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Tri-State Announces Sprawling Wind Farm Near Burlington


DENVER — A planned new wind farm sprawling across 6,000 acres of Colorado’s eastern plains near Burlington is the “latest exclamation point” on the vibrancy of the renewable-energy business, Colorado Gov. Bill Ritter said Monday.
“It will generate reliable energy, create 150 clean energy jobs and provide long-term economic opportunities for Kit Carson County,” Ritter said about the project, which is being built by a subsidiary of energy giant Duke Energy Corp. on behalf of customers of Westminster-based Tri-State Generation and Transmission Association.
It’s Tri-State’s first commercial-scale renewable project, and it will bring the company’s renewable energy power-portfolio up to 3 percent of its total energy output.
The company is under a government mandate to gather 10 percent of its power output from renewable sources by 2020.
“This project puts Tri-State ahead of schedule for its requirements under Colorado’s renewable energy standard,” Ritter said. “Tri-State is making progress and I believe showing leadership in this area.”
The company, however, still lags the state’s largest power producer, Xcel Energy, in its renewable-energy commitment —a point referenced obliquely by Ken Anderson, Tri-State’s executive vice president and general manager.
Anderson called the new Kit Carson Wind Power Project “a small step in the right direction” and added, “I do appreciate the governor’s willingness to have patience with us.”
“We get to celebrate the hard work of a lot of people,” Anderson added. About 100 people attended the announcement on the Capitol’s west steps.
Construction on the project will begin next summer. The 150 jobs will be temporary, construction jobs, resulting in four to eight full-time positions. Charlotte, N.C.-based Duke, which has a large Denver presence, will construct, own and operate the wind farm, which is to be completed by the end of 2010.
Tri-State said no new transmission facilities will be required; the wind project will be connected to an existing 230-kilovolt line between substations near the towns of Limon and Burlington.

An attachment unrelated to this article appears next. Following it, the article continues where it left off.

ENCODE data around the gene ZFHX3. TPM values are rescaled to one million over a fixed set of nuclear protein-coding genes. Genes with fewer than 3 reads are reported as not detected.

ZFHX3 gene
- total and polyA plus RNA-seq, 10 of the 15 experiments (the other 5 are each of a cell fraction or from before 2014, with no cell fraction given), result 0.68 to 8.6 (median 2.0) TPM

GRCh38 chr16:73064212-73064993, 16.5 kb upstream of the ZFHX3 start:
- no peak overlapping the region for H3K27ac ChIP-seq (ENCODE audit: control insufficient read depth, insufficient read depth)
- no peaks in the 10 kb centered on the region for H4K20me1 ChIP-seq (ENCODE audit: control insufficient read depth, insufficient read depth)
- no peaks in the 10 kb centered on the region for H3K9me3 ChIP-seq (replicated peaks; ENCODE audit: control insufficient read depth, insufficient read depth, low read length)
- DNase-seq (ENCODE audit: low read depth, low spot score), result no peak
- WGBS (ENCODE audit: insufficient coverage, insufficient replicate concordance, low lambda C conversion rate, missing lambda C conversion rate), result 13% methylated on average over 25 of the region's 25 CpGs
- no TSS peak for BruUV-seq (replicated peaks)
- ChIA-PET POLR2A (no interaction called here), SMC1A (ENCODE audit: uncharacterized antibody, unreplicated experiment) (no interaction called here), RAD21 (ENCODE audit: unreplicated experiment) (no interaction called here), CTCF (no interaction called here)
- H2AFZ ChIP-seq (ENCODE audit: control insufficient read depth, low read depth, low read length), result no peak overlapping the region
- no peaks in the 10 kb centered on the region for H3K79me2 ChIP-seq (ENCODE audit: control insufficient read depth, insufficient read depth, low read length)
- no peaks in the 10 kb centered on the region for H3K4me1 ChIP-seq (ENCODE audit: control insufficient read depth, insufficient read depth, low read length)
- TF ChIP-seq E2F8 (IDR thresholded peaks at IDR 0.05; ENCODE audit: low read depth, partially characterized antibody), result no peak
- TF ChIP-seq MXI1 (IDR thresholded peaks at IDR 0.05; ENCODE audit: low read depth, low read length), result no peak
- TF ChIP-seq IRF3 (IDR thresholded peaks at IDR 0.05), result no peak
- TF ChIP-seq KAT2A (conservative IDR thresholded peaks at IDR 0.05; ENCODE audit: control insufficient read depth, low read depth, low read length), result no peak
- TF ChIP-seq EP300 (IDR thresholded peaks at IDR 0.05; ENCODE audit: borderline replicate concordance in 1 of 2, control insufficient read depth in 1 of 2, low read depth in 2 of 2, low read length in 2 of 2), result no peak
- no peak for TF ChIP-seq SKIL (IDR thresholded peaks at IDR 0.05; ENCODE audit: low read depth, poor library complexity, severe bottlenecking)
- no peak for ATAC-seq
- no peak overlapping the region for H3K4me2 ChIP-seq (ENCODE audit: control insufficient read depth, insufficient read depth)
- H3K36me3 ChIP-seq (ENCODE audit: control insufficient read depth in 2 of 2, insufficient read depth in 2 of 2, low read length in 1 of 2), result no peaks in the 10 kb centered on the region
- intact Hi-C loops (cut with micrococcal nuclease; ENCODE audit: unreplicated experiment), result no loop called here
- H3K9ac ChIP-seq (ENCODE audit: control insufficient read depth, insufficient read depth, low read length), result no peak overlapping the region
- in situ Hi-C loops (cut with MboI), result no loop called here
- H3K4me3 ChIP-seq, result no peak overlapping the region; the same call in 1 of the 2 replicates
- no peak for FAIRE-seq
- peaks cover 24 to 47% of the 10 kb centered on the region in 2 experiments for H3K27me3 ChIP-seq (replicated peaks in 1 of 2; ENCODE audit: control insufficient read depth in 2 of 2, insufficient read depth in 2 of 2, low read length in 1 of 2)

“Being able to connect to our existing transmission system helps get the project online within 18 months,” Anderson said. “We’ll continue to invest in new transmission resources that will support further development of renewable energy projects.”
Legislators attending the announcement included Andy Kerr, D-Lakewood; Claire Levy, D-Boulder; and Cory Gardner, R-Burlington. The project is in Gardner’s district.
“I’m here because we’re talking about renewable energy home-grown Colorado power, and every step we make,” Kerr said. “It doesn’t matter so much. Folks in Jefferson County use electricity and power too, and every little bit we can produce through renewable means … is important for a lot of people in my district.”
Gardner said he helped put an amendment into a bill last year that gave $1.5 million for community colleges to develop a workforce for new energy economy technology.
“It is good news,” Gardner said. “This really fits had and glove with the work that we’ve done at the Capitol to make sure rural communities have the trained workforce that can provide the backbone for jobs such as this.”

Distributed by Colorado Capitol Reporters

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